The Value of Deaf Children Learning Sign Language
A child’s brain is a sponge. Because of this, language acquisition is vital at a young age. Studies typically focus on acquisition of spoken languages, but there are also statistics about sign language that support the primary importance of language acquisition is early exposure of a fully accessible language. As long as the language has a full grammar and syntax it does not seem to matter if it is spoken or signed. In fact, the brain reacts to signed languages faster and at a younger age than spoken languages which is why Baby Sign Language is so popular with hearing children. But why has it yet to be used primarily for deaf children? The value of deaf children learning sign language is evident when looking at the evidence.
Children who are born deaf or become deaf at a young age do not receive adequate exposure to spoken language during development. Some think learning to lip-read is absolutely critical immediately. It takes years to learn a language that must be heard without having hearing. So a spoken language as a first language for deaf children is inadvisable. It creates a gap between these children and the rest of the world. Over time, without a full language, they become distanced and lose out on relational and educational opportunities setting them up for a very challenging upbringing and influencing their adulthood. Communication is VITAL for development.
First, early exposure to a natural language is critical for language acquisition. This is the cardinal conclusion of more than 30 years of research by linguists, psychologists, and other investigators. The ability to learn a language—spoken or signed—declines with age; exposure early in life is essential for native performance. (The Dana Foundation)
In recent years, studies have shown bilingual education is beneficial to deaf children in a hearing world. They cannot avoid learning English, but they must have a complete and accessible language at a young age. Studies show that children learn a sign language and spoken language at the same rate as children learn two spoken languages naturally.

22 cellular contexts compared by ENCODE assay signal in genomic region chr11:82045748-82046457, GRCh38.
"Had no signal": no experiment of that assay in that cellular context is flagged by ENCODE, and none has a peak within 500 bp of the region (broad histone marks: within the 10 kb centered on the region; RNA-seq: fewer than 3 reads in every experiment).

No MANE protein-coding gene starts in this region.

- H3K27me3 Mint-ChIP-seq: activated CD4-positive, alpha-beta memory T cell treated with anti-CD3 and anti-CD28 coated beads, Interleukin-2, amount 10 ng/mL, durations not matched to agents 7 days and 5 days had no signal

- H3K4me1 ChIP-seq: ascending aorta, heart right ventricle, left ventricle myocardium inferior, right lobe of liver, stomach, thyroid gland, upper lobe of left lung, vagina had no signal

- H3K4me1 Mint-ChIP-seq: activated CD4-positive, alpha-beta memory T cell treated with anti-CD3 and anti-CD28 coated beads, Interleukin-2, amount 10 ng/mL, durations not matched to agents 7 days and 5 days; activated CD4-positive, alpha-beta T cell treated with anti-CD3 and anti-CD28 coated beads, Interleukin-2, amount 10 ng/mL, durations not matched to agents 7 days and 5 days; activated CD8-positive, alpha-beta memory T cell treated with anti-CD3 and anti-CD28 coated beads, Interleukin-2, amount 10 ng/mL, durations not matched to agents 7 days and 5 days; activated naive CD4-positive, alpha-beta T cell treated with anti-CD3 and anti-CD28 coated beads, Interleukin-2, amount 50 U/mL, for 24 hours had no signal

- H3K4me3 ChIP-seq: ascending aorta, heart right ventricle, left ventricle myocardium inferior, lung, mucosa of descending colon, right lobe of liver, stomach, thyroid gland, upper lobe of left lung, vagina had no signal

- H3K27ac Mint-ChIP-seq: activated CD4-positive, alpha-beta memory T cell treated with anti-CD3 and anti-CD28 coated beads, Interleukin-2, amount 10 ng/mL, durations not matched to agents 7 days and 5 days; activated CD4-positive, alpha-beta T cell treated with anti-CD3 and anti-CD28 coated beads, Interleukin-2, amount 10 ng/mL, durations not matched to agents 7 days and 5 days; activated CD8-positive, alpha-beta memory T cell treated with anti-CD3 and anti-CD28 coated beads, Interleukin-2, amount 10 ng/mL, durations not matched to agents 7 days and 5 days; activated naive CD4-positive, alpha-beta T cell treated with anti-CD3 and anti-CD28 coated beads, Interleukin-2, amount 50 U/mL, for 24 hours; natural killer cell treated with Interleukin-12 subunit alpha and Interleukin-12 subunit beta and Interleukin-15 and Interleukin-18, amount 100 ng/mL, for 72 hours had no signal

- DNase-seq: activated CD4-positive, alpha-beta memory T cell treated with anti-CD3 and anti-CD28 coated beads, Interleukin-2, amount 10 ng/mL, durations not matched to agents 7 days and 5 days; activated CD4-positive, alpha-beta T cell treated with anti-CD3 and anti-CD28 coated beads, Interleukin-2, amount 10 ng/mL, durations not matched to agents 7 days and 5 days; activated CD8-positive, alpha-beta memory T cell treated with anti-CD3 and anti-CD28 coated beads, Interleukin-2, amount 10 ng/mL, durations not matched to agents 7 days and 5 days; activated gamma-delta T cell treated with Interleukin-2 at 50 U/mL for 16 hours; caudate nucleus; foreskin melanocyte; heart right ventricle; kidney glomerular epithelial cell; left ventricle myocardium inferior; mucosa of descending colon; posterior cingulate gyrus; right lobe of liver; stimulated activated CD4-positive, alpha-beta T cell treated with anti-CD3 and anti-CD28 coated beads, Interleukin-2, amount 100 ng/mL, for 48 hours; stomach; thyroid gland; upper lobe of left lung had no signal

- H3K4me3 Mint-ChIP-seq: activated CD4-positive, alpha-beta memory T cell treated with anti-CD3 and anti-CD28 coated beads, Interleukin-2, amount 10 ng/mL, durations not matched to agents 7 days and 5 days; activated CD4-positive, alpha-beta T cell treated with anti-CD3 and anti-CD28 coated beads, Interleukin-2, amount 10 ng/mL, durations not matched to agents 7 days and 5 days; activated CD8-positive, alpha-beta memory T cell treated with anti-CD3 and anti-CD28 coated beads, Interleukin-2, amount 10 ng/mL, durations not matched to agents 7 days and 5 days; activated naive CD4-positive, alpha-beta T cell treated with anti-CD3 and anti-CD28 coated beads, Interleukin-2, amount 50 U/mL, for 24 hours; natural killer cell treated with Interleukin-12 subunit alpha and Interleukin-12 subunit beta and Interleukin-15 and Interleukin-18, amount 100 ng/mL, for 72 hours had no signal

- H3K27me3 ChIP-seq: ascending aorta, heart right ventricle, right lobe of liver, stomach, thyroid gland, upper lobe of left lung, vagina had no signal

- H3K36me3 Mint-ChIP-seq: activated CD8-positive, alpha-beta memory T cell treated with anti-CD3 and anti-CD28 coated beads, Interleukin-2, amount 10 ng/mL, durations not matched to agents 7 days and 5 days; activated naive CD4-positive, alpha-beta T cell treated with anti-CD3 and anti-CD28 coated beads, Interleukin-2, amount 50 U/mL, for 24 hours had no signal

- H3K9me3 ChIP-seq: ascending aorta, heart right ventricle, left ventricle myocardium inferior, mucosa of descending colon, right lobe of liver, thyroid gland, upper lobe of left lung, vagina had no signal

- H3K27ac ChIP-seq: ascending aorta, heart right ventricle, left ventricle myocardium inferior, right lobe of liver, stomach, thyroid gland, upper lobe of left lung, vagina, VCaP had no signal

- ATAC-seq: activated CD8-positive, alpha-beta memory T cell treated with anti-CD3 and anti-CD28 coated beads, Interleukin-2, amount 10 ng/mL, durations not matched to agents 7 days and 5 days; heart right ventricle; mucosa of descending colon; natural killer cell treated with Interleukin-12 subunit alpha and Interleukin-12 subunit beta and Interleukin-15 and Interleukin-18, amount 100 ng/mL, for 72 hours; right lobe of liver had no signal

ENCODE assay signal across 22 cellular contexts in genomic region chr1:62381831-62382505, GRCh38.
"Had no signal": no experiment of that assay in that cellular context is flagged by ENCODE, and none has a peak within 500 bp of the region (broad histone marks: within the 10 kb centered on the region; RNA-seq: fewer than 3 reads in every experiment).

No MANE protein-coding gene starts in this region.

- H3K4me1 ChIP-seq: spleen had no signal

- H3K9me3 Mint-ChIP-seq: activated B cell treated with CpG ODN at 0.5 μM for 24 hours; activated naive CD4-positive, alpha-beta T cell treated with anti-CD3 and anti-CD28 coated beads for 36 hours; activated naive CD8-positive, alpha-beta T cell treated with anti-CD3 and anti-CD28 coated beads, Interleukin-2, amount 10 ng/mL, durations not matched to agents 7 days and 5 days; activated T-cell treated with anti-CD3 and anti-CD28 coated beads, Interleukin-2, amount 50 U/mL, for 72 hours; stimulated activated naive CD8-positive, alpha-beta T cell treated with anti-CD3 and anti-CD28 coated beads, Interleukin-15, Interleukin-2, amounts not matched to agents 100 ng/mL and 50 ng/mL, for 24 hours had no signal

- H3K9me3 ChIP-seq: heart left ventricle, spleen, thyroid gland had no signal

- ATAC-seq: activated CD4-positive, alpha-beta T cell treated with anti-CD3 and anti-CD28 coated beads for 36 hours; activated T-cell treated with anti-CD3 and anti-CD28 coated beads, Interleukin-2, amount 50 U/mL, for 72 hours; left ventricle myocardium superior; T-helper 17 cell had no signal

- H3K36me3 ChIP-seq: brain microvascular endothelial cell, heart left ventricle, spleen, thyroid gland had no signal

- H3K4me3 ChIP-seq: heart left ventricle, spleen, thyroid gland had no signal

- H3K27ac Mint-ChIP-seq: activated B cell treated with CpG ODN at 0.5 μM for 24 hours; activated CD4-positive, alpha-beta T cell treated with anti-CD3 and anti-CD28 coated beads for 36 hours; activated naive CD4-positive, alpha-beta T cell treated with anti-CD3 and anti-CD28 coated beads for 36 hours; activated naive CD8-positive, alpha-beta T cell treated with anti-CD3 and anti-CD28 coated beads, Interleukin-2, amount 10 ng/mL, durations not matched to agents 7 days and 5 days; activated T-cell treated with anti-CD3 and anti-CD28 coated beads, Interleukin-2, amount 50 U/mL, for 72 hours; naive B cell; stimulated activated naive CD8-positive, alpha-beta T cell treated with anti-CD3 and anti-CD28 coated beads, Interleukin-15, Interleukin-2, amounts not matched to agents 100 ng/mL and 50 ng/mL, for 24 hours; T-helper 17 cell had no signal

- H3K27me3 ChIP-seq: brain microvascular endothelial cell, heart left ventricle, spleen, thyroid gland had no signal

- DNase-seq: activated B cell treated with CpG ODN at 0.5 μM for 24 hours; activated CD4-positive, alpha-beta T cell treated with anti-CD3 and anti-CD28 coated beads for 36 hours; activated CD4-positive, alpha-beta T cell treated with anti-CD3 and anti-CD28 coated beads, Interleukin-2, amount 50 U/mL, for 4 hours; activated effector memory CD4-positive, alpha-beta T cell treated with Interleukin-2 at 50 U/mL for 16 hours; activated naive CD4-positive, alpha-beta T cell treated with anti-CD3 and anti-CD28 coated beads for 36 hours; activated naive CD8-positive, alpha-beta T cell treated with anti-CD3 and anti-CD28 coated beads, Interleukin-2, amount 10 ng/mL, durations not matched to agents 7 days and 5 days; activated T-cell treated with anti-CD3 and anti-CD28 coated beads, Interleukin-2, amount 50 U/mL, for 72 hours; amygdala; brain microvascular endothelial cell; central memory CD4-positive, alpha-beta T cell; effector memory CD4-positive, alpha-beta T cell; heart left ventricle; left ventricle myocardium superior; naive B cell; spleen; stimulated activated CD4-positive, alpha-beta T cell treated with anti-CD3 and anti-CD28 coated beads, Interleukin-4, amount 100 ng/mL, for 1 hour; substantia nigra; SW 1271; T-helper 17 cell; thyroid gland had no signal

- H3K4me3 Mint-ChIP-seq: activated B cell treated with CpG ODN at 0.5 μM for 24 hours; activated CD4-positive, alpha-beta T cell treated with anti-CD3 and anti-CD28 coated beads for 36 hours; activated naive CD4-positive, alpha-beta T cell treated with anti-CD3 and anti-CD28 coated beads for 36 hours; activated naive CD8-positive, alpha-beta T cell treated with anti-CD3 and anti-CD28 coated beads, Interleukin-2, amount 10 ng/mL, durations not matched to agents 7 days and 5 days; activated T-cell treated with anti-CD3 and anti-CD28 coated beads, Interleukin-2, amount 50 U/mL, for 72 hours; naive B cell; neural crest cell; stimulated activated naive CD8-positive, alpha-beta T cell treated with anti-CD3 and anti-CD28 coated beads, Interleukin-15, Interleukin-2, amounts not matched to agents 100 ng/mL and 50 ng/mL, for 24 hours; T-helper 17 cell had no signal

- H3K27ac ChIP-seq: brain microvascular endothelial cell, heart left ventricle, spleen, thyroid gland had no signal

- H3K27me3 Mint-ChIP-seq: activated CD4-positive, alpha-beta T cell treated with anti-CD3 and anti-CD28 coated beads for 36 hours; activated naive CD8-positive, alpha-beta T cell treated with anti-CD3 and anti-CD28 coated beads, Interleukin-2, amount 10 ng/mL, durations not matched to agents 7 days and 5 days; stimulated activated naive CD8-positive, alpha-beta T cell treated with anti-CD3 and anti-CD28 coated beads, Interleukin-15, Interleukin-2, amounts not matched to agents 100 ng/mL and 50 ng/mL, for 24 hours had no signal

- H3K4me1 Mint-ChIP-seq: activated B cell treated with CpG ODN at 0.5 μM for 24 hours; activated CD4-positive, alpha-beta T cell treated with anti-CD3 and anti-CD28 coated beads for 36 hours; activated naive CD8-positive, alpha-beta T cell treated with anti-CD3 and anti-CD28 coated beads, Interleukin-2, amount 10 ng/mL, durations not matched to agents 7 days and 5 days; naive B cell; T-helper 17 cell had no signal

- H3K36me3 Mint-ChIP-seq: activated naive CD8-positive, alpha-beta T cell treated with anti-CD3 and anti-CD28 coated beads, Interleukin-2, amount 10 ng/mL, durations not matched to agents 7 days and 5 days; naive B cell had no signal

I personally have personally spent time with children whose parents each speak a different first language, English and Hungarian. Each parent would speak to their children ONLY in their native language. The children learned each language fluently with the natural accent in each language. They could comfortably switch between the two languages and never got the vocabulary or grammar mixed up. Their brains naturally developed an understanding that they were two separate languages, and this did not slow their language development.
Additionally, a deaf child who has access to a full language (sign language) at a very early age is set up for a healthy psychological development barring other psychological barriers. If they can communicate with their family and friends beyond concrete concepts, they can share their feelings and emotions. They can avoid the Dinner Table Syndrome.
Second, providing infants and young children with a natural language—and a linguistic community where they are readily understood—unquestionably fosters their emotional and cognitive growth. Without a natural way to communicate their desires, fears, and other feelings, deaf children in a hearing environment are often isolated, with negative emotional consequences. (The Dana Foundation)
The value of deaf children learning sign language cannot be denied especially when you see how children soak up information. With access to sign language, they can embrace all the world has to offer including other languages (spoken and signed) as they grow up.